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As technology has evolved, so have cyberattacks on merchants. Fraud today is increasingly intense, and difficult to detect and prevent. In response, you might be inclined to rely on artificial intelligence (AI) for an automated, software-based approach to fraud management. And yet, is AI as smart as the cybercriminals targeting your business?

Sarah Elizabeth

By Sarah Elizabeth

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How Artificial Intelligence in Fraud Protection Can Miss Small Details


How Artificial Intelligence in Fraud Protection Can Miss Small Details

Unfortunately, the answer is likely “No.” Here’s why.

Small changes equal big opportunities for fraud

A common misconception is that once virus protection companies find and target a specific malware, it’s rendered useless. Unfortunately, that’s not the case.

Malware is continuously mutating and evolving, frequently with tiny changes in the coding that render the virus virtually undetectable by IT security and antivirus software.

“More than 99% of new threats and malware are actually very small mutations of previously existing ones. And even that 1% of supposedly brand-new malware are rather substantial mutations of existing malicious threats and concepts,” according to Guy Caspi, a leading mathematician and a data scientist global expert.

On the surface, each mutation looks like the original. But lurking just beneath, simple changes (like compression, encryption, or file names) make the new code difficult to detect. Called polymorphic malware, this mutated virus becomes the perfect vehicle for a determined cyberattacker.

Gaps when using AI in the fight against fraud

Companies have long relied on AI (also called “machine learning”) to quickly analyze transactional behaviors to help security personnel proactively prevent card fraud and the associated losses.

AI leverages mathematical algorithms and data to identify major trends and fraudulent patterns. But traditional AI anti-malware programs typically struggle to detect emerging fraud strategies that may start out with scattered, small-scale attacks before ramping up to something more damaging.

This gap can leave you exposed and unable to identify all truly fraudulent activity.

Unfortunately, the flip side isn’t much better. AI approaches that are too stringent risk increasing your false decline rate by rejecting transactions that are actually bona fide. This can translate into big money left on the table, according to MasterCard and Javelin research:

  • The losses associated with false declines—$118 billion for merchants—are far higher than those associated with actual fraud ($9 billion).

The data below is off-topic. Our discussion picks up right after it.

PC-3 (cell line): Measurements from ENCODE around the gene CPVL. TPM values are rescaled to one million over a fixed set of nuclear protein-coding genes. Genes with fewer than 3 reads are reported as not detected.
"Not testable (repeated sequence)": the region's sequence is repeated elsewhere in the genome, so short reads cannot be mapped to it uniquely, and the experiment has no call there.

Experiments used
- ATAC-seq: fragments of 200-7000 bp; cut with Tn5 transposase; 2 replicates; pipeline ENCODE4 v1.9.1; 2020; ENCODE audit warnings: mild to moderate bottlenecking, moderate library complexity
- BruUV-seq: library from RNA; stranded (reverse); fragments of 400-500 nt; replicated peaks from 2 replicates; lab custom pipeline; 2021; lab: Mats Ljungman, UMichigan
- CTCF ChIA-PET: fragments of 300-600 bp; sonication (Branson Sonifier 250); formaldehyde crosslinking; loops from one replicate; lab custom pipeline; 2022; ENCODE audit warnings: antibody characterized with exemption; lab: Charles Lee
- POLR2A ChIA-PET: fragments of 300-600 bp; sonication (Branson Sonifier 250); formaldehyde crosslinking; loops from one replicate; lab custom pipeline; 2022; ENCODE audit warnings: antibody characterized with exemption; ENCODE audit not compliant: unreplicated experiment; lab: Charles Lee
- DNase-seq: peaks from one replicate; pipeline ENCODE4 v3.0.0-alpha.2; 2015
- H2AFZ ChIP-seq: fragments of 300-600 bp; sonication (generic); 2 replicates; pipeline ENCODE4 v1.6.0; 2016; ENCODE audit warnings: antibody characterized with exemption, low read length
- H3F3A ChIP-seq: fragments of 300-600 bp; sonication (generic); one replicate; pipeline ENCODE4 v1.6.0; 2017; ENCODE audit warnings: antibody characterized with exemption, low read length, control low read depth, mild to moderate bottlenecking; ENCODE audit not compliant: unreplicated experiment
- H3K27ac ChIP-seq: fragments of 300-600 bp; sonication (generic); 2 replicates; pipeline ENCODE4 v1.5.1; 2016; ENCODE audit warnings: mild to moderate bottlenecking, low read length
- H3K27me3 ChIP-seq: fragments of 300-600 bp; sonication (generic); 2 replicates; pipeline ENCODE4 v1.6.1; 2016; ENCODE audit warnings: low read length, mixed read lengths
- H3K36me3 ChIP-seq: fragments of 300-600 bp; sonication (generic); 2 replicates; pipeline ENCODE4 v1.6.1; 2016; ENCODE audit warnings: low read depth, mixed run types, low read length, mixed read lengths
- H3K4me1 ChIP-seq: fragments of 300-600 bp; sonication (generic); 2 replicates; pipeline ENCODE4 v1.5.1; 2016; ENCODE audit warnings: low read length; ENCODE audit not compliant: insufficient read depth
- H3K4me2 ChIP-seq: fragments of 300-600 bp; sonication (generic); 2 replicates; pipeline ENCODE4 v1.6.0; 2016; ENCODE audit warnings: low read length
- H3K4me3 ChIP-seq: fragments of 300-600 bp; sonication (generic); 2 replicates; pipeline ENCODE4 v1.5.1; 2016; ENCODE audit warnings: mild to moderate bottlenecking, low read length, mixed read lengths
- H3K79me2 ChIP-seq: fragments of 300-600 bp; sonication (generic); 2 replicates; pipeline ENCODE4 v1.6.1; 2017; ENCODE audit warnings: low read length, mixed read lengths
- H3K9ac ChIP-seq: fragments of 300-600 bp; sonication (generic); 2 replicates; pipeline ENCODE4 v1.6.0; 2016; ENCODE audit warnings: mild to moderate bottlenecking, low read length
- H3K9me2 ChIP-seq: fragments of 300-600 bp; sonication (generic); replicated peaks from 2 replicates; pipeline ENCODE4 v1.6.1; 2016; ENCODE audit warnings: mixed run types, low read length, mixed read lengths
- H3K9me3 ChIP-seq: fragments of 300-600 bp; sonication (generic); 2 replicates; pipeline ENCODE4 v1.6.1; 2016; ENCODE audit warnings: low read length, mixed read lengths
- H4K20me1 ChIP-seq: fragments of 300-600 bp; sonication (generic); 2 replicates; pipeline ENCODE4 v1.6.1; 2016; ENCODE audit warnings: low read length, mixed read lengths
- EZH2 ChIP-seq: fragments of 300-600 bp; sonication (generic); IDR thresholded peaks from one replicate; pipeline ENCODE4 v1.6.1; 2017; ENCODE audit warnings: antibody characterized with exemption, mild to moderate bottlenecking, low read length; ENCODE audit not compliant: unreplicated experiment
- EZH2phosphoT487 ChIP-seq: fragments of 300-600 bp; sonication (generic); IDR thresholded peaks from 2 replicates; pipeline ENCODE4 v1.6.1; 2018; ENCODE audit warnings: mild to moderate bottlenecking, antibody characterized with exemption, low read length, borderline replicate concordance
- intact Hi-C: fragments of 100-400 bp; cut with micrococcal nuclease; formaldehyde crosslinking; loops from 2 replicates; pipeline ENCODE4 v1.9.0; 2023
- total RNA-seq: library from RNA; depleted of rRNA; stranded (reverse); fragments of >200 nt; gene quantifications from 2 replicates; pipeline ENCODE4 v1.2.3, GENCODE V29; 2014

• 32% of customers who experienced a false transaction decline never shopped with that merchant again.

Either way, the result is a vulnerable system. Merchants are left wanting—and needing—more.

Artificial + Human Intelligence = Increased security, reduced risk

How can you keep your data safe, if traditional AI isn’t enough? Consider a hybrid solution: data collected by human analysts and combined with an AI approach called “deep learning.”

These specialized algorithms operate much the same way our brains identify objects by analyzing and processing high-level features from raw data.

One of the miracles of our brains is that we don’t always need to see an object in its entirety to identify it. For example, we can see a tusk of ivory and immediately identify the object as an elephant.

Deep learning operates in much the same way—which means it can identify a threat even with partial data. And this in turn means deep learning is resistant to the small changes in cyberattacks that most AI methods struggle to pick up on.

When layered with expert staff dedicated to fraud validation and transaction investigation, the system becomes nearly fool-proof. The analysts add value by adding data points, transaction results and incident details into the AI system, making it smarter and more effective.

This unique combination of man and machine provides a true advantage over traditional fraud-detection systems. In fact, some companies employing this strategy have cut their false-alarm rate in half and freed their staff to identify new patterns of fraud, which are then fed back into the system.

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Incorporate a blended approach for comprehensive protection

The data is in—and it’s clear that algorithms alone aren’t enough to defend against the threat of fraud. Instead, they must be part of a blended approach that combines the best of both the human and the AI worlds.

At Clearsale, we combine big data analytics, statistical intelligence and human expertise to deliver the optimal balance between fraud protection and maximized sales. Contact our fraud prevention analysts today to learn more about our unique approach.

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